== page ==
European Commission projects a 17% increase of the VAT gap in 2020


On September 10th the European Commission published its annual VAT gap report. The report shows that the European Union Member States lost a total of €140 billion in VAT in 2018. Even more worrisome is the forecast that those same Member States will lose a total of €164 billion in VAT over 2020 due to the COVID-19 pandemic. Luckily there is also positive news as Commissioner Gentiloni is planning to ‘step up the fight against VAT fraud’.[1] In this blogpost, we will first discuss the key takeaways of the VAT Gap report of the European Commission, after which we analyse what is being done to close this gap and show how summitto can help to achieve this goal.

€164 billion lost in VAT

Over the last couple of years due to the measures of Member States and the European Union, the VAT gap gradually decreased (see figure 1). Still, the massive amount of €140 billion in VAT was lost in 2018. Furthermore, the report forecasts that despite the hard work, the COVID-19 pandemic will throw us back to the year 2014 where €160 billion in VAT was lost: it is expected that in 2020 the VAT gap will be €164 billion. Before diving into the measures that are planned to close this gap (both on the national and the european level), we analyse the key figures for 2018 that are discussed in the latest VAT gap report:

  • The European Union wide VAT gap is 11% of total VAT revenues.

  • There is a wide variety of VAT gaps between Member States, VAT gaps range from 1% in Sweden to 33.8% in Romania.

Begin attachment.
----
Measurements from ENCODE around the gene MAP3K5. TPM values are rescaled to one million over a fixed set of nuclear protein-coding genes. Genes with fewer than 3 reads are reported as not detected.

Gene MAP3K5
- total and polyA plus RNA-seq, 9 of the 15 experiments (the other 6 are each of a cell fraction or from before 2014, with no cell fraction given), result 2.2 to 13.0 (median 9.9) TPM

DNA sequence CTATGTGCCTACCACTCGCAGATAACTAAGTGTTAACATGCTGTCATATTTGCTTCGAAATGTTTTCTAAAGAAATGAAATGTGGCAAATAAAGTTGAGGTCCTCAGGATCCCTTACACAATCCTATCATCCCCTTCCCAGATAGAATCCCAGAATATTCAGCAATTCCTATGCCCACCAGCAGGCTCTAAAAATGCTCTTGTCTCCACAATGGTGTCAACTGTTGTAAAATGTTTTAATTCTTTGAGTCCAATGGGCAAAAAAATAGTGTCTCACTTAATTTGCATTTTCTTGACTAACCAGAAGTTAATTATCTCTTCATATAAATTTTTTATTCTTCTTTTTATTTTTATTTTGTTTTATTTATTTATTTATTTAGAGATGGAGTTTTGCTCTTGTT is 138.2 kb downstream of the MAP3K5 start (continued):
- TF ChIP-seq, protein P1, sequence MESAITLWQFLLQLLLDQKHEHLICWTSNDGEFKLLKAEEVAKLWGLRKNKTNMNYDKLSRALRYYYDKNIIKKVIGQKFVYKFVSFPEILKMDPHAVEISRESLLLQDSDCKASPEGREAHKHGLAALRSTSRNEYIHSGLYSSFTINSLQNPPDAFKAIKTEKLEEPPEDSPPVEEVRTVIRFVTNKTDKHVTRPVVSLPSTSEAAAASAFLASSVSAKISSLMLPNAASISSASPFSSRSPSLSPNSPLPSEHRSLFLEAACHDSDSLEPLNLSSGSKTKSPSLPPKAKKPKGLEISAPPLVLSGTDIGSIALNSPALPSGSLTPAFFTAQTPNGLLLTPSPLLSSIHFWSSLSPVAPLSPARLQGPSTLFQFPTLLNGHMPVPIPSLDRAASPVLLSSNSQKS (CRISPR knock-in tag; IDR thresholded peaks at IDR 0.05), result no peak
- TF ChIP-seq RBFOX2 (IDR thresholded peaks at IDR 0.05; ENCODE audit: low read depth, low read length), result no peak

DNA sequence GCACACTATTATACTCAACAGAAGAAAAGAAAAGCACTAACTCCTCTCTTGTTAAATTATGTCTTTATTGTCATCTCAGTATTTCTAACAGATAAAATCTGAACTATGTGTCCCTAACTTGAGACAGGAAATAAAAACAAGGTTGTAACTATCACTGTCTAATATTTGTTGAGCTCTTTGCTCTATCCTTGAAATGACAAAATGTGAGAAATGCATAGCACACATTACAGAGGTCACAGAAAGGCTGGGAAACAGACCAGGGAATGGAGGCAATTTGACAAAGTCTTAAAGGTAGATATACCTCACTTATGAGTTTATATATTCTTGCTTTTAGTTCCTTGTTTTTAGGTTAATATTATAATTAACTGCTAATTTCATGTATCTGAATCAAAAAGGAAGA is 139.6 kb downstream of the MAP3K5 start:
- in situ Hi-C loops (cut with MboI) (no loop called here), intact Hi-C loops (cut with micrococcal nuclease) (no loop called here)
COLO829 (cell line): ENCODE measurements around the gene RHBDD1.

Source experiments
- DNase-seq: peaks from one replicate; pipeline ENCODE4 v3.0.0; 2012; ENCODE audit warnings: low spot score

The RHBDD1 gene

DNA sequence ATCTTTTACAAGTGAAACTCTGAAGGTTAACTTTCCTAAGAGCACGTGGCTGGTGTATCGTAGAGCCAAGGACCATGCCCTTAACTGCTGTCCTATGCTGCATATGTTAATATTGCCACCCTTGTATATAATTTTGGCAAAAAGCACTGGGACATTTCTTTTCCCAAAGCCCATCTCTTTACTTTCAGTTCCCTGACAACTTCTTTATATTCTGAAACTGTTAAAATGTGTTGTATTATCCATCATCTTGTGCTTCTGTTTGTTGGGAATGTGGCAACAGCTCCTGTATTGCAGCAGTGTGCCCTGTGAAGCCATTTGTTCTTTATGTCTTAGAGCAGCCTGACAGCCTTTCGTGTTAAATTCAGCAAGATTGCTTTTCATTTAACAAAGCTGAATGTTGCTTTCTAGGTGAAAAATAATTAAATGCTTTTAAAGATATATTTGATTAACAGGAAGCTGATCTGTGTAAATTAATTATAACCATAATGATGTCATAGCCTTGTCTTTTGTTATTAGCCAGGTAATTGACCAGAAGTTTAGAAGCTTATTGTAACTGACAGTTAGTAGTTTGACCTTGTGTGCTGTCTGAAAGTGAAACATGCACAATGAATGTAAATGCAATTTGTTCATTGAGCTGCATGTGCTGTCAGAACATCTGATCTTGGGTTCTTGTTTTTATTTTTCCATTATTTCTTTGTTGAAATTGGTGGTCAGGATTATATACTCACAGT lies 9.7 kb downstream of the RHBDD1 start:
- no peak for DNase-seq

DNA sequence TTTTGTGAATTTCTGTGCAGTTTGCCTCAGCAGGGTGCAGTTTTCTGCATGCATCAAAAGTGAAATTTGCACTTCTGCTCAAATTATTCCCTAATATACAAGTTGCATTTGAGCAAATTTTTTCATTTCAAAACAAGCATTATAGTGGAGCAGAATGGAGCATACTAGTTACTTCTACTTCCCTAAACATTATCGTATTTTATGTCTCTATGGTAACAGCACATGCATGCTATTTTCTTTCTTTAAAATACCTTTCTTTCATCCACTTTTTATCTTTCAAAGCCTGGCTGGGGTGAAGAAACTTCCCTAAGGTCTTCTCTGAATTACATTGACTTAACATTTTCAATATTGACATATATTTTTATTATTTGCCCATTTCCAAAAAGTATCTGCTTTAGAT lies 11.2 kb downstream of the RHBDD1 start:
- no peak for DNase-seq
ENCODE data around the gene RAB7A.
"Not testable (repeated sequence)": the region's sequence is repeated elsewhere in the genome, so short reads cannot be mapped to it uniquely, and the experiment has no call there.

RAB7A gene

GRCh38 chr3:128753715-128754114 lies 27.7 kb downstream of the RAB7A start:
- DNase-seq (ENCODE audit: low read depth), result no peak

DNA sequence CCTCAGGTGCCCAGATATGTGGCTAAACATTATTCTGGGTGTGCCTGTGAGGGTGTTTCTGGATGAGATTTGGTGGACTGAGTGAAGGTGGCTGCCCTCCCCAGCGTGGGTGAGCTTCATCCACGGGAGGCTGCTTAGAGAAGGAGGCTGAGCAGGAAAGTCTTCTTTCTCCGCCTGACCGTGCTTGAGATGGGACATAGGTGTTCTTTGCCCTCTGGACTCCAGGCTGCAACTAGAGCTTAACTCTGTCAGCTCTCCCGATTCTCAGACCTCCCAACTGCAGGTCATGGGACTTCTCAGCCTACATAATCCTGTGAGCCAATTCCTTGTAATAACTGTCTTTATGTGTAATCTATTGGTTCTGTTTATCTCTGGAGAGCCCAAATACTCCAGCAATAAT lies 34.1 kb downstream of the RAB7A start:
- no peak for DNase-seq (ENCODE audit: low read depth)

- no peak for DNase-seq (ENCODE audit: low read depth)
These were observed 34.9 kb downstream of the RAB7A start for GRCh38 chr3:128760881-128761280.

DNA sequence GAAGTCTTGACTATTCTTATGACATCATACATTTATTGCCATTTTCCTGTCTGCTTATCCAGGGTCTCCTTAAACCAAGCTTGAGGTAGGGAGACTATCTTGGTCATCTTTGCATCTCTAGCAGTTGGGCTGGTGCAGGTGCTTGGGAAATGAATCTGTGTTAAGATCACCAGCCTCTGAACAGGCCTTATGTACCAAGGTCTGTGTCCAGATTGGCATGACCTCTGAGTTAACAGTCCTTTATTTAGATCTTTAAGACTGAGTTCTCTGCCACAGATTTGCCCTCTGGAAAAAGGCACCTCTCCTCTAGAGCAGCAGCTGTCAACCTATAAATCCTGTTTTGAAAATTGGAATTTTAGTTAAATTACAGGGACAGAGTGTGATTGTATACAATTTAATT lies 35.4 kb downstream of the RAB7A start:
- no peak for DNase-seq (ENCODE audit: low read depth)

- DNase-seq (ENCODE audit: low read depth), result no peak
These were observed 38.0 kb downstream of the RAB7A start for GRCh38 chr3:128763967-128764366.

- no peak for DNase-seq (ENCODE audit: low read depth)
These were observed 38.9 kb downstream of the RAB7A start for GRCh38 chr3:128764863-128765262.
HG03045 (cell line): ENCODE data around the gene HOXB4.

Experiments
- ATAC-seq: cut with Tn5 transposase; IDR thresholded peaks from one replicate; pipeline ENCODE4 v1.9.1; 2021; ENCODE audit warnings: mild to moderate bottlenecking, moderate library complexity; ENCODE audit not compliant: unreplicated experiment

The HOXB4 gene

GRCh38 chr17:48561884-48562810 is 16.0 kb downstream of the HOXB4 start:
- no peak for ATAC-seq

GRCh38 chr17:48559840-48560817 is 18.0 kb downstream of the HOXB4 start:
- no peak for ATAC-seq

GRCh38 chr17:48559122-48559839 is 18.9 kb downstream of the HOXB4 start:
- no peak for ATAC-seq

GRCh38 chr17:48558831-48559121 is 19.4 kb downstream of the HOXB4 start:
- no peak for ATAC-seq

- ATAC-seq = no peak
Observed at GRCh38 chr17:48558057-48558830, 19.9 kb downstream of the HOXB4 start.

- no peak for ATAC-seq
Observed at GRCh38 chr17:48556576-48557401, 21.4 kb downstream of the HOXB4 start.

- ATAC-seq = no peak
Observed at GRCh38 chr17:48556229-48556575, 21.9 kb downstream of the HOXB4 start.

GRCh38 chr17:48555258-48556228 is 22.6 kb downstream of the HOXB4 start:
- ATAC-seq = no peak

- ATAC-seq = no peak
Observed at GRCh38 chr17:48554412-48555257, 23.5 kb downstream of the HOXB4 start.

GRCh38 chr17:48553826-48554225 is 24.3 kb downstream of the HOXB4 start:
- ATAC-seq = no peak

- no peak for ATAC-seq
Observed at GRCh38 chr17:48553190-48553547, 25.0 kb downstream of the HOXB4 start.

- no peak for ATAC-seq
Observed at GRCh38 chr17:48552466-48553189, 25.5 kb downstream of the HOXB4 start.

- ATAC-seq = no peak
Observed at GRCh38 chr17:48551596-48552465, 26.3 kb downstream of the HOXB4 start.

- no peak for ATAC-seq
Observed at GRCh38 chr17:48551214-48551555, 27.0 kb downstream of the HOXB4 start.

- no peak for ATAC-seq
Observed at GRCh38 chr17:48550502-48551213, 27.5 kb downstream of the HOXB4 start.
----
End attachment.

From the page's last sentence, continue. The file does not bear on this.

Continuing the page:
• The largest nominal gaps were recorded in Italy (€35.4 billion), the UK (€23.4 billion) and Germany (€22 billion).

  • The VAT gap decreased in the majority of Member States (21) and only increased in 7.

  • The VAT gap could increase to €164 billion in 2020.

Figure 1: The VAT gap 2014-2018 in € billions

chart_vat_gap_2020 Source: European Commission (2020)

Measures to tackle the VAT gap

These huge losses are especially troublesome during the pandemic, as government revenues are urgently needed for economic recovery. Luckily there are different (planned) measures that aim to tackle the problem.

Measures on the European Union level

An important policy package to reduce fraud that will go into force in July 2021 is the VAT e-commerce package.[2] This legislation, among other things, removes the VAT exemption on imported goods with a value below €22, which was often used by malicious companies to commit fraud. Another noteworthy development is the increased cooperation between Eurofisc[3], Europol[4] and OLAF[5]. This allows Member States to exchange information more efficiently, which is essential in fighting VAT fraud as according to VAT Professor Redmar Wolf ‘VAT fraud is a timing-issue’.[6] Maybe even more important than the above mentioned measures, was the publication of the ‘Package for fair and simple taxation’ in July 2020. Fighting VAT fraud and closing the VAT gap is a central aspect of this package of the European Commission.

First of all, the European Commission shows its interest in the usage of technology by tax authorities to fight VAT fraud. The European Commission states that the conference VAT in the Digital Age (where summitto had the honour to present its solution[7]) organised in December 2019 ‘highlighted the need to deepen the reflection in this area’.[8] Related to this are the proposed VAT reporting measures. The European Commission notes that ‘Member States are already employing new technologies in order to obtain quicker and/or more detailed information on domestic transactions’. Therefore, the European Commission plans to present a proposal for ‘modernising VAT reporting obligations in 2022/23’. This proposal could help to significantly reduce fraud.

Measures on the Member State level